Large-scale trials, and recent evidence from the real-world PrEP program at Kaiser Permanente San Francisco, have shown that PrEP offers robust, effective protection against HIV. Yet some sections of the community still continue to question or reject it. Since Truvada-based PrEP's FDA approval in 2012, the AIDS Healthcare Foundation, some AIDS activists, LGBT rights activists, physicians and others have criticized this HIV prevention strategy, which involves HIV-negative partners taking antiretrovirals as a barrier to infection.
The scientific community has addressed concerns about adherence, increasing STI rates, drug resistance and risk compensation and found PrEP is PrEP is 99% effective if the drug is taken as prescribed. So why is this effective, scientifically proven HIV-prevention method still subject to debate and dissent?
National Center for Science Education founding executive director Eugenie Scott, Ph.D., offers some insight. She has devoted her career to research and advocacy related to the creationism/evolution controversy -- trying to understand why people reject scientific reasoning. She has applied theories about the rejection of scientific findings to anti-vaccination factions, climate change deniers, and creationists.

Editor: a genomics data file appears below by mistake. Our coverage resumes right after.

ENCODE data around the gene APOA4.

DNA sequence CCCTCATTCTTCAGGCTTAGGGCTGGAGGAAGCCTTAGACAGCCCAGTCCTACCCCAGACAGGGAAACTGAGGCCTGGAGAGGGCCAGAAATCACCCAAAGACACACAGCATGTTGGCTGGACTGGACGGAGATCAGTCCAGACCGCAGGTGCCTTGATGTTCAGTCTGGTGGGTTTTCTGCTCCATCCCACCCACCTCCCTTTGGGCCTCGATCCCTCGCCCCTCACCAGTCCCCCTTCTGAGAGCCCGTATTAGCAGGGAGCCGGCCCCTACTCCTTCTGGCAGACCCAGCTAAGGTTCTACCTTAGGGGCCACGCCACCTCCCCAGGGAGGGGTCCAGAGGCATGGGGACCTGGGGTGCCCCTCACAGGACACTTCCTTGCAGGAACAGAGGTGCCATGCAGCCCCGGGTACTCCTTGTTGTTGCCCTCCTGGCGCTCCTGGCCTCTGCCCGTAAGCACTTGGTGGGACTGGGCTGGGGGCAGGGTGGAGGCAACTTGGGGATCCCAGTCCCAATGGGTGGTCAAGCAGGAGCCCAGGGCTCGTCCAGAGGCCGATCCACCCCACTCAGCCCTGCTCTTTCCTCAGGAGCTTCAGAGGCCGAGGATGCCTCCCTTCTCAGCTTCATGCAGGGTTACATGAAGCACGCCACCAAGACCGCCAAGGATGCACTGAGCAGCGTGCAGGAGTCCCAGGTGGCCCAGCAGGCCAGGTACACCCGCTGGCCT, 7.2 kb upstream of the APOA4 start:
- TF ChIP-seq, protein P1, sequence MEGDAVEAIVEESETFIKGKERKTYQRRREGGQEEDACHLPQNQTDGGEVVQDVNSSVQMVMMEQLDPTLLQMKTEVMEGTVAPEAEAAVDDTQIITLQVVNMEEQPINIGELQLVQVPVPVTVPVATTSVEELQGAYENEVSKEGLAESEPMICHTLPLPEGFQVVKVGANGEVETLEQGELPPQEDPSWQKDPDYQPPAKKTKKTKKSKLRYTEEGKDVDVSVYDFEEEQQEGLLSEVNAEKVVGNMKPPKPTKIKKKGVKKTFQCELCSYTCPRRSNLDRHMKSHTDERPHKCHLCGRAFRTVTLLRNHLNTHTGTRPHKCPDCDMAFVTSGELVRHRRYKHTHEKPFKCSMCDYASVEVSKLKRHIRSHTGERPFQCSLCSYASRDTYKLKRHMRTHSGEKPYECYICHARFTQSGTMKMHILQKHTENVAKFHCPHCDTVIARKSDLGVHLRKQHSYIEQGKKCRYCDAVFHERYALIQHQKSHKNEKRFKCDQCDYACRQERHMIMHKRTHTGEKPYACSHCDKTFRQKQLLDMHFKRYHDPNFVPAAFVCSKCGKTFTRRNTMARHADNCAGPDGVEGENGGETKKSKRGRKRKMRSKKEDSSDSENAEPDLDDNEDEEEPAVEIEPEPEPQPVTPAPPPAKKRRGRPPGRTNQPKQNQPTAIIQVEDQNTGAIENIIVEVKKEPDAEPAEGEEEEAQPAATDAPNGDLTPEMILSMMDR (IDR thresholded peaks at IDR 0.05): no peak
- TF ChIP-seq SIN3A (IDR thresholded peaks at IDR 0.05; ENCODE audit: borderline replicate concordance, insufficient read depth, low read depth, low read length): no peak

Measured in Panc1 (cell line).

"The big idea here is that people are not solely logical and rational and unemotional about taking in new information and processing it and coming up with conclusions. Basically, people take in information and run it through filters," Scott explained.
With science denial, Scott said, objections crop up around "pillars of denial" that exert a stronger influence on a person's ultimate judgment or opinion than pure scientific fact.
This excerpt was cross-posted with the permission of BETAblog.org.